Part – I
The two months that I had stayed in my home thinking I would be reading, writing and even perhaps learning how to play Piano had ended. I hadn’t read. I hadn’t written. I had forgotten whatever I learnt about playing Piano. I had spent my youth and my old age waiting in Bank and begging them to take my request for Education loan on priority. I had circled around the court for gathering weird documents for this loan, I had printed all sorts of stuff for my VISA application and then I had spent rest of the days compiling them as per VISA guidelines. And whatever time that was left after all this, I had spent it on “trying to learn” how to cook and bitching about State Bank of India to literally every person I could.
But all that struggle had finally come to an end. My loan had been approved, tuition fees had been paid, I had received my VISA, I had packed my bags and now I was ready to leave.The train to Mumbai was going to depart at 1 o’clock in the afternoon. I had woke up early despite staying up late, bathed, ate and now I was sitting restlessly with my eyes fixated on the minute hand of the clock and butterflies fluttering inside my stomach. The adventure was about to begin. In five hours, I would be in Mumbai. In twenty hours I would be in Norwich – my current city of dreams. Odd – I know – not everybody is aware of this city’s existence, certainly I wasn’t till a couple of months ago. But there I was, dreaming of boarding the flight to the smallest city I would ever live in. I called the cab, one of the last times I would be using Uber and I excitedly hopped into the taxi bidding adieu to my mother.
Day one of my nightmare had officially commenced. But I had no idea it was a nightmare at all.
The cab dropped me at the Railway station. I excitedly strode to the Platform with my “Norwich dreams” only to find that my train was delayed by five hours. This was the first indication of how things were going to go horribly wrong down the road but though I acknowledged that it wasn’t a good sign but I merely deemed it as a minor setback. I had booked tickets with good time margin between them. So the delay didn’t bother me much. At least till the next hour. Then doubts began to spring in my head like weeds in a garden. I made the judgement call. I decided to take the bus instead. For the first time in my life, I used the station’s wifi and searched for the earliest bus cursing Indian Railways under my breath. Fortunately, I did find a bus that was about to leave in twenty minutes. Hurriedly, I made a dash for the Exit. I paid the Autorickshaw driver three times higher than the regular fare to reach the bus stop, booked the bus with three times higher fare than the train’s ticket price and unknowingly stepped further into the dreadful adventure. I boarded the sleeper bus, fell asleep with my shoes on, only to be awakened by the conductor asking me to take them off and shift to the upper seat. Though a bit irritated, I obediently did what he asked me to do and stared outside as the first few drops of rain hit the window. I had heard the news that it was raining hard in Mumbai – first from a fellow passenger and then from my sister who was already in Mumbai since the previous day – a visit planned to see me before I fly to Norwich. I hoped for the best and took another small nap.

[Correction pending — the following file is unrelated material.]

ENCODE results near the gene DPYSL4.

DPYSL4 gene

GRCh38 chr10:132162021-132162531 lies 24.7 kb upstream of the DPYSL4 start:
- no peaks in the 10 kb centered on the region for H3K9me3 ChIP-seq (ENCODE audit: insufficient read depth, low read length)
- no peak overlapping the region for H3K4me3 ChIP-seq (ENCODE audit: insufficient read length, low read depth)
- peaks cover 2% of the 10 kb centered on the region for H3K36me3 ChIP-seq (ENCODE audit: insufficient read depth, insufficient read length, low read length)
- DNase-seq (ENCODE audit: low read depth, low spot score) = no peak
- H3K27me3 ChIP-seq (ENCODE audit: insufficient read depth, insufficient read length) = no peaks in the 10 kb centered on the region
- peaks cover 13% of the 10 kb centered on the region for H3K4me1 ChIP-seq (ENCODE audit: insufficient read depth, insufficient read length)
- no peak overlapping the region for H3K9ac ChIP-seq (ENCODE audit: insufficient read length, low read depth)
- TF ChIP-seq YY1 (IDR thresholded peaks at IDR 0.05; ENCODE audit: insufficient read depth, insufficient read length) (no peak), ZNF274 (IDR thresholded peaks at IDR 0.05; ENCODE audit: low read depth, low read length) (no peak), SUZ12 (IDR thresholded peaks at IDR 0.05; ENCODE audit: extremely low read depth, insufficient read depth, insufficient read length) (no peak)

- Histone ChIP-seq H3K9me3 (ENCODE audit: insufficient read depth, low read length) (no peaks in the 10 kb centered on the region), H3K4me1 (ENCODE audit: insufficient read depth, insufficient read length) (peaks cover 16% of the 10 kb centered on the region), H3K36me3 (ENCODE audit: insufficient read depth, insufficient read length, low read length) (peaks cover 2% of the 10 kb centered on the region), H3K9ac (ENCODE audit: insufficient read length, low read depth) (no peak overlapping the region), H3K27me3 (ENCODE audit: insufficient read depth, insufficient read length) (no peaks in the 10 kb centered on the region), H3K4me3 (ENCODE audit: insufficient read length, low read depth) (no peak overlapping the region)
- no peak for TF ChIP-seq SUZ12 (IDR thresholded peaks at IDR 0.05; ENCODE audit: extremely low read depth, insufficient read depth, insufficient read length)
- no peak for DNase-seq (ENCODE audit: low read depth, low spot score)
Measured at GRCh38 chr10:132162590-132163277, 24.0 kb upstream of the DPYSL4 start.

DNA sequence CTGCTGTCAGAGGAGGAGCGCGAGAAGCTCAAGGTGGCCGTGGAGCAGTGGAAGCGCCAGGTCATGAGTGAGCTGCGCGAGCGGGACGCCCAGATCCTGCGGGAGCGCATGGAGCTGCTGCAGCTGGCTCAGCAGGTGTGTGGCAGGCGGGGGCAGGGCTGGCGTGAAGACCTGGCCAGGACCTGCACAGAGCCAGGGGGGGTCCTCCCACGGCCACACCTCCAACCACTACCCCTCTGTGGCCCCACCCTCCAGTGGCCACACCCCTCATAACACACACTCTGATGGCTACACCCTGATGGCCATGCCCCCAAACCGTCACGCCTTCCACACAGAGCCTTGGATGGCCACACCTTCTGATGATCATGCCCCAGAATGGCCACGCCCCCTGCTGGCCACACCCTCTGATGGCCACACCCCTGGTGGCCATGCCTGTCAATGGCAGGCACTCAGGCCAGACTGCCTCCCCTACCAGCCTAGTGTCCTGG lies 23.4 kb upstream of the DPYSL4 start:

My phone, one of the last few times my Indian number shall be used, rang. It was my sister again. “It’s raining really hard here.” she said. “Even I am stuck in traffic. Where are you?”
“Somewhere in the highway.” I replied.
“Okay, turn your live location on.”
“I have run out of my net pack.” Because who needs it when you are supposed to leave the country in about six hours?
“I will get it recharged,” she replied.